recorded on Tuesday, January 26, 2021 via Zoom
Jennifer K Dick is an author, translator, readings curator & assistant professor of American Literature at the Université de Haute Alsace, Mulhouse, France. Her previous books include Circuits & Fluorescence. That Which I Touch Has No Name is appearing in 2020 from Eyewear Publishing, London. Her chapbook, Afterlife, was published by AngelHousePress in 2017. She is circulating a book called Shelf Break.
Jennifer talks about Lilith: a novel in fragments and the main character of Lili who is blind and has a partner trying to control her. We discuss the origins of the character, female mythological characters,
Dylan Harris‘s art is on the cover. We discuss the work and how it was chosen.
HR Hegnauer is the designer of the book. We talk about her role, and the difficulties of laying out the book, the need for a wider horizontal space.
We discuss long poems and poem series. Jennifer talks about how the long poem opens up the possibilities of building up more within the poem. She talks about the various ways in which some of the work from the book was published. Lilith has movement throughout the fragments, series, and moments. I discuss the poetics of delay in Lilith. I ask about how Jennifer anchors the poem. She talks about the challenges of encapsulating and excerpting from the book. Jennifer talks about Lyn Hejinian‘s essay, the Rejection of Closure. Both Lilith and Shelf Break resist the left margin. We discuss the idea of poetry that questions and opens up. Form is a way for a poem to open up.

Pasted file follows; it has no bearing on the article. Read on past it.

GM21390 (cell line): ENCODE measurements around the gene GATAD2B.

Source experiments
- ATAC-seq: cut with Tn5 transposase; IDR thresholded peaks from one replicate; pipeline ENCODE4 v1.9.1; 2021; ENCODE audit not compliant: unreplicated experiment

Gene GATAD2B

Jennifer doesn’t necessarily think about audience or the reader other than herself. I talk about the various anchors in this book: sound, imagery/senses. Jennifer talks about the repeating elements in the art of Robert Rauschenberg. She sees this in her work as “grounding moments.”
We discuss the possibility of the fragment as a feminist technique. The fragment in Lilith is unresolved, Lili wants to feel a sense of completion. I mention Anne Carson’s If Not, Winter which is a translation of Sappho’s fragments. We discuss the piece of peeled wall paper in the book, sewing, embroidery. I raise the act of citation, which Dani Spinosa talks about as a feminist practice. Lilith has numerous references to writers, artists and mythological figures. Jennifer writes when she reads. She’s interested in how someone finds and words language. I mention how That Which I Touch Has No Name is in response to Erin Moure’s A Frame of the Book. There’s also dialogue with visual artists.
We talk about Sandra Ridley’s Post-Apothecary, Susan Elmslie’s I Nadja and Other Poems and others who have written about women who are enclosed or committed, such as Anna O. Women’s resistance to doing what they are supposed to do have resulted at times in their being considered insane. Women’s mental health issues have often been ignored as well. Jennifer talks about moments of empowerment for Lili in the book.